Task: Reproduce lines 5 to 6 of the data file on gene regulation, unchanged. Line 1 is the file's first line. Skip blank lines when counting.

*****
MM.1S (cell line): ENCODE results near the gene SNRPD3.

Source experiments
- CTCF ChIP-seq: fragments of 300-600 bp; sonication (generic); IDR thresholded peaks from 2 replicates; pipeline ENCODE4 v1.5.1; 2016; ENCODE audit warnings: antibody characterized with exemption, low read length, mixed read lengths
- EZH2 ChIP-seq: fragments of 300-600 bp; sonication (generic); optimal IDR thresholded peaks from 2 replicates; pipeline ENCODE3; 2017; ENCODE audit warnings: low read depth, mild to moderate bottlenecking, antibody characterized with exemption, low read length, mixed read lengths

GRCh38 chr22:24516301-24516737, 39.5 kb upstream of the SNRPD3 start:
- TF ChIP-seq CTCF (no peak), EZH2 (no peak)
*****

GRCh38 chr22:24516301-24516737, 39.5 kb upstream of the SNRPD3 start:
- TF ChIP-seq CTCF (no peak), EZH2 (no peak)